Tuesday, August 28, 2007

Princess I & the IALA buoyage

GPS :36 57N, 076 20W

We anchored near the Princess I at the Norfolk anchorage today. The Princess I looks like a Panamax bulk carrier & has five Hatches & four cranes. It's a bulk carrier of just the right size to go to great ports and it's a treat to handle a vessel of
this size. It looks like the chaps there are doing a bit of hatch cleaning as they have partially opened two hatches. In ships like these, you generally have two hatch covers over each hatch & they open by folding and stand up at either ends of the
Hatches. The hatch covers are opened by Hydraulics & waterproof the hatches by thick rubber packing. I remember the many-many times that we had to repair leaks in the hydraulic piping and the testing of the water tightness by hosing down by a fire

To test the water tightness, one team would go inside the hatch & the other team would start hosing down on the sides of the hatch with a fire hose at good pressure. The tricky part was to let the person inside the hatch know where the team above was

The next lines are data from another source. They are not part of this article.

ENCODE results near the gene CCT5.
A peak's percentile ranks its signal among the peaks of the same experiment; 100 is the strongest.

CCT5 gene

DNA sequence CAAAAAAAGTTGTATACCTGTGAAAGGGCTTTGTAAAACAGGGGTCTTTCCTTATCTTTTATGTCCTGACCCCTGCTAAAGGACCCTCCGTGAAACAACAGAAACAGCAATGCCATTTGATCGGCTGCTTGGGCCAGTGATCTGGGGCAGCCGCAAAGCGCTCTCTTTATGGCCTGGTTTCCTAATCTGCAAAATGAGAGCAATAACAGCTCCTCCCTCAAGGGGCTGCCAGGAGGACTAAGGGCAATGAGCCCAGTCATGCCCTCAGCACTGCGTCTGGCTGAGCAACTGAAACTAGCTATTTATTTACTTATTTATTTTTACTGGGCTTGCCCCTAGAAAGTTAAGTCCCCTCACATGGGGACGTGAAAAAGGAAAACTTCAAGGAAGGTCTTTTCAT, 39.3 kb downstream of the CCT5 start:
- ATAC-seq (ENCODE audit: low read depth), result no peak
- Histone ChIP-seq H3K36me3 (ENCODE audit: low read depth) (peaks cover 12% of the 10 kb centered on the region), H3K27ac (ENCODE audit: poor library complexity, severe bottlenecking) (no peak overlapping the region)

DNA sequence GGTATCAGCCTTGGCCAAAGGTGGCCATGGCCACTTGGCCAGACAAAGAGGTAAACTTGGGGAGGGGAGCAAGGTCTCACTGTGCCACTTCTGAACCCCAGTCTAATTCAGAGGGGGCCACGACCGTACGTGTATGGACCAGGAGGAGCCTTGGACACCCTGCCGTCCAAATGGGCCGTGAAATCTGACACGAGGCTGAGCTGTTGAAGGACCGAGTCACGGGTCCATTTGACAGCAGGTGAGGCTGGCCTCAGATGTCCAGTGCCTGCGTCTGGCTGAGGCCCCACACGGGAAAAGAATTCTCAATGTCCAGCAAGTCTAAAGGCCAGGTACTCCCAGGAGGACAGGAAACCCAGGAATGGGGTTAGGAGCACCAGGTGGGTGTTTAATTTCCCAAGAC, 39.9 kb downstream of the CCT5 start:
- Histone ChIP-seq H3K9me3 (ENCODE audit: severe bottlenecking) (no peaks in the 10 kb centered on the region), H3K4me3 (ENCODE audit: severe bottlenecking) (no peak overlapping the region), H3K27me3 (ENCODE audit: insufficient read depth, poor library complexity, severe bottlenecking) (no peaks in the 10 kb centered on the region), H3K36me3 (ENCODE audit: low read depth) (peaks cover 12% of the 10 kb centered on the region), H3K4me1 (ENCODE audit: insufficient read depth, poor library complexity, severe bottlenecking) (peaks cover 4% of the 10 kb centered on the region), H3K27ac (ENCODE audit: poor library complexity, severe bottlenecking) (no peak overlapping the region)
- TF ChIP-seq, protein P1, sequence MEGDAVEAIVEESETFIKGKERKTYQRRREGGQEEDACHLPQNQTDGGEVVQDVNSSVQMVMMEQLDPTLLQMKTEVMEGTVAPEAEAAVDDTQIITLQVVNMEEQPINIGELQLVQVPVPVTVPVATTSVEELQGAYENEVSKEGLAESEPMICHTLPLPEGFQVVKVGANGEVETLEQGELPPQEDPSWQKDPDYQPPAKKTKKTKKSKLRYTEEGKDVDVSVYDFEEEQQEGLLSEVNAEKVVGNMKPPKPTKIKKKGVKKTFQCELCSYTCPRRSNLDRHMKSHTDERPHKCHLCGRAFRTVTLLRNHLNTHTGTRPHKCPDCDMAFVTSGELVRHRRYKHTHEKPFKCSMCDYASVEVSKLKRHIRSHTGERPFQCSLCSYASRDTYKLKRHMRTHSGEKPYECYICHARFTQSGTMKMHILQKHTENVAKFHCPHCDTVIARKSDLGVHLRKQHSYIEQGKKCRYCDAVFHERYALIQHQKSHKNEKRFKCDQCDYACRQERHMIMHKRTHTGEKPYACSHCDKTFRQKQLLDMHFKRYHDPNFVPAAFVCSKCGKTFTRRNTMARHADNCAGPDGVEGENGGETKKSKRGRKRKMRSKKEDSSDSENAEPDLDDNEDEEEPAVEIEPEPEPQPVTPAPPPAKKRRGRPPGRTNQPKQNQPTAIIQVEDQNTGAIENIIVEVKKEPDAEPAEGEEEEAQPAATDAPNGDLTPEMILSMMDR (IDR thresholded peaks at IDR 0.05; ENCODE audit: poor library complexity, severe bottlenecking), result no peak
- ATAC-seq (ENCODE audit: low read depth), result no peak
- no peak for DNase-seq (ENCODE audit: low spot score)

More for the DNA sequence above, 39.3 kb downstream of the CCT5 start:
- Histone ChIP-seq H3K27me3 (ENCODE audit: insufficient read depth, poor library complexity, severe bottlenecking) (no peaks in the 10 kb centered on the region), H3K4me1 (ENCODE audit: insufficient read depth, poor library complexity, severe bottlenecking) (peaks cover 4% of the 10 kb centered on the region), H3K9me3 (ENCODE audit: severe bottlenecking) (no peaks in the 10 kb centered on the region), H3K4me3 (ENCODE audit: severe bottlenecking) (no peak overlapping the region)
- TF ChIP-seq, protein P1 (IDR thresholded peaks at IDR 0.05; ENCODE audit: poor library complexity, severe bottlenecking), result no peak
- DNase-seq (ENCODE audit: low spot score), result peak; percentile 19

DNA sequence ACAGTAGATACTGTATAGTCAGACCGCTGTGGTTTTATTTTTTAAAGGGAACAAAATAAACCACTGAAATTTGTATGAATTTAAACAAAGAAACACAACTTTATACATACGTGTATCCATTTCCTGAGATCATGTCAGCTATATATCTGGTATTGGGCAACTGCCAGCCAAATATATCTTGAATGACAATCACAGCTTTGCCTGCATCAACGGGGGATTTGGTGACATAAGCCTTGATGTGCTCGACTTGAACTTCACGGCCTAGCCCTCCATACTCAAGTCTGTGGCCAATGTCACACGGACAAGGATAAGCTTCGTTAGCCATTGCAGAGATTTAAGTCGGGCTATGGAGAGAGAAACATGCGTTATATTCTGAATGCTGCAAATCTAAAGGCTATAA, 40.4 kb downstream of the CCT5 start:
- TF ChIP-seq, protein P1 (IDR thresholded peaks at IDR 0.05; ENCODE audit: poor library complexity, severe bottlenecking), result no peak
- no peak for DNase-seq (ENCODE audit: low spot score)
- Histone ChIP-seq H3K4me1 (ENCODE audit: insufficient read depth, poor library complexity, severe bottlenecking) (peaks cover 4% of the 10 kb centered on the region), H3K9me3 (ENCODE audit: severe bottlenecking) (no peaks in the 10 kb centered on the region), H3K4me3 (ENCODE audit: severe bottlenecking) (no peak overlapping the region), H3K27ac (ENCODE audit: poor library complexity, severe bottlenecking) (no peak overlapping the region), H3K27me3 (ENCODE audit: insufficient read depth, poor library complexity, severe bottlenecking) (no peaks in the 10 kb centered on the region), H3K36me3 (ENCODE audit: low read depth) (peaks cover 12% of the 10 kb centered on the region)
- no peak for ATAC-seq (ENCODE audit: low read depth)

hitting the fire hose. For this purpose, a chap was deputed to stand on top of the hatch and keep hitting the hatch cover with an iron rod near the point where the hose was directed. These were the times when Walki-talkies were a luxury and the only
thing this incessant hammering produced in the team inside the hatch was a throbbing headache.

Another point of interest in the picture is the two buoys. There are two types of Buoyage system adopted by all countries. Region A buoyage is adopted by most of the countries, whereas the US adopts Region B buoyage. (A fact that has caused untold
misery to navigational cadets over the years). Under this buoyage, you are supposed to keep the red buoys to your Starboard & the Green buoys to the port as you enter the port. As you depart the port, the red buoys come on the port. The Princess had
anchored just across the channel and you can see the channel marking buoys with it. Some of the bouys have bells fixed to them and as the bouys wobble due to the weather or the wake of the passing ships, the bells ring. Over a quite sea or at night,
it's a pleasure to hear them ringing out to the waves.

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